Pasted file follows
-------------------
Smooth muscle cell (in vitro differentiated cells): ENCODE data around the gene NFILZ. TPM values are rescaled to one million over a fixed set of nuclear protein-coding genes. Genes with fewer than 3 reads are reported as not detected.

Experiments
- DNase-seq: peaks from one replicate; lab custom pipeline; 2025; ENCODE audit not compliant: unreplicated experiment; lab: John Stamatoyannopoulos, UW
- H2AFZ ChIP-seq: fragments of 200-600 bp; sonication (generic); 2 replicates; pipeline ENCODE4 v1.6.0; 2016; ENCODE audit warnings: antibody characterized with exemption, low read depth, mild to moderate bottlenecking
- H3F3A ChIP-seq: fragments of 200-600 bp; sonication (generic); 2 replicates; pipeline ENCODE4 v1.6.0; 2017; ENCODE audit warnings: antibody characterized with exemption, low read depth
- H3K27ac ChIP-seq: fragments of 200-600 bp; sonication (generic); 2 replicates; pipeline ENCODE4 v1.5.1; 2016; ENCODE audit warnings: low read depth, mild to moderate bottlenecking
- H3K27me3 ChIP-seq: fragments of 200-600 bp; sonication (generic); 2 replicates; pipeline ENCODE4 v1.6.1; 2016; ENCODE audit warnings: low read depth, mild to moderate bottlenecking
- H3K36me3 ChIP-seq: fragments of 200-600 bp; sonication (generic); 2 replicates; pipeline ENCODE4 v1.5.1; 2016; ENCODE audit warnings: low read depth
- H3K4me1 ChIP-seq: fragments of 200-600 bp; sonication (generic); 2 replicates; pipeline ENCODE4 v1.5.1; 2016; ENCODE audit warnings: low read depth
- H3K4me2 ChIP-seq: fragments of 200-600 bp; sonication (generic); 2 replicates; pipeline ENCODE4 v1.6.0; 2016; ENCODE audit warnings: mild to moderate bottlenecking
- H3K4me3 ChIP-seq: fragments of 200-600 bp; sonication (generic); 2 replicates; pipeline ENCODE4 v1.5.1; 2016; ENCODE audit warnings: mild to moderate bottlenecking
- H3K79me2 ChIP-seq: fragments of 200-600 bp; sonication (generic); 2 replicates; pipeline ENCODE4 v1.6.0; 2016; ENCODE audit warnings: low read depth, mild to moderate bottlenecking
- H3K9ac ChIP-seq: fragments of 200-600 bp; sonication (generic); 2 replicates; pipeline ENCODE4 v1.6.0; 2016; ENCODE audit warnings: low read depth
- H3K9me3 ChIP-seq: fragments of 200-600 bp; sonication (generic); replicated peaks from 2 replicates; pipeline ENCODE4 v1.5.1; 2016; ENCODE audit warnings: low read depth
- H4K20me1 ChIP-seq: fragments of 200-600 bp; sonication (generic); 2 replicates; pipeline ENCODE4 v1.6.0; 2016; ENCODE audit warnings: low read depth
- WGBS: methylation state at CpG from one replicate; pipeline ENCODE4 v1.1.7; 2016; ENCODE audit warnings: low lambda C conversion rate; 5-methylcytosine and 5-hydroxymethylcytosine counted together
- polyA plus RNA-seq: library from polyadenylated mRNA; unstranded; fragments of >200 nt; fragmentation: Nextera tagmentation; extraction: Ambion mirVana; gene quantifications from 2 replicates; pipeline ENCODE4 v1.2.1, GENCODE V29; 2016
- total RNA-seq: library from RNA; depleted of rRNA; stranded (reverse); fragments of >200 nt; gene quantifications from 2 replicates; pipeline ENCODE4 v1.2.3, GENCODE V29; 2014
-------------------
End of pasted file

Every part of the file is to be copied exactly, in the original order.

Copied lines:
Smooth muscle cell (in vitro differentiated cells): ENCODE data around the gene NFILZ. TPM values are rescaled to one million over a fixed set of nuclear protein-coding genes. Genes with fewer than 3 reads are reported as not detected.

Experiments
- DNase-seq: peaks from one replicate; lab custom pipeline; 2025; ENCODE audit not compliant: unreplicated experiment; lab: John Stamatoyannopoulos, UW
- H2AFZ ChIP-seq: fragments of 200-600 bp; sonication (generic); 2 replicates; pipeline ENCODE4 v1.6.0; 2016; ENCODE audit warnings: antibody characterized with exemption, low read depth, mild to moderate bottlenecking
- H3F3A ChIP-seq: fragments of 200-600 bp; sonication (generic); 2 replicates; pipeline ENCODE4 v1.6.0; 2017; ENCODE audit warnings: antibody characterized with exemption, low read depth
- H3K27ac ChIP-seq: fragments of 200-600 bp; sonication (generic); 2 replicates; pipeline ENCODE4 v1.5.1; 2016; ENCODE audit warnings: low read depth, mild to moderate bottlenecking
- H3K27me3 ChIP-seq: fragments of 200-600 bp; sonication (generic); 2 replicates; pipeline ENCODE4 v1.6.1; 2016; ENCODE audit warnings: low read depth, mild to moderate bottlenecking
- H3K36me3 ChIP-seq: fragments of 200-600 bp; sonication (generic); 2 replicates; pipeline ENCODE4 v1.5.1; 2016; ENCODE audit warnings: low read depth
- H3K4me1 ChIP-seq: fragments of 200-600 bp; sonication (generic); 2 replicates; pipeline ENCODE4 v1.5.1; 2016; ENCODE audit warnings: low read depth
- H3K4me2 ChIP-seq: fragments of 200-600 bp; sonication (generic); 2 replicates; pipeline ENCODE4 v1.6.0; 2016; ENCODE audit warnings: mild to moderate bottlenecking
- H3K4me3 ChIP-seq: fragments of 200-600 bp; sonication (generic); 2 replicates; pipeline ENCODE4 v1.5.1; 2016; ENCODE audit warnings: mild to moderate bottlenecking
- H3K79me2 ChIP-seq: fragments of 200-600 bp; sonication (generic); 2 replicates; pipeline ENCODE4 v1.6.0; 2016; ENCODE audit warnings: low read depth, mild to moderate bottlenecking
- H3K9ac ChIP-seq: fragments of 200-600 bp; sonication (generic); 2 replicates; pipeline ENCODE4 v1.6.0; 2016; ENCODE audit warnings: low read depth
- H3K9me3 ChIP-seq: fragments of 200-600 bp; sonication (generic); replicated peaks from 2 replicates; pipeline ENCODE4 v1.5.1; 2016; ENCODE audit warnings: low read depth
- H4K20me1 ChIP-seq: fragments of 200-600 bp; sonication (generic); 2 replicates; pipeline ENCODE4 v1.6.0; 2016; ENCODE audit warnings: low read depth
- WGBS: methylation state at CpG from one replicate; pipeline ENCODE4 v1.1.7; 2016; ENCODE audit warnings: low lambda C conversion rate; 5-methylcytosine and 5-hydroxymethylcytosine counted together
- polyA plus RNA-seq: library from polyadenylated mRNA; unstranded; fragments of >200 nt; fragmentation: Nextera tagmentation; extraction: Ambion mirVana; gene quantifications from 2 replicates; pipeline ENCODE4 v1.2.1, GENCODE V29; 2016
- total RNA-seq: library from RNA; depleted of rRNA; stranded (reverse); fragments of >200 nt; gene quantifications from 2 replicates; pipeline ENCODE4 v1.2.3, GENCODE V29; 2014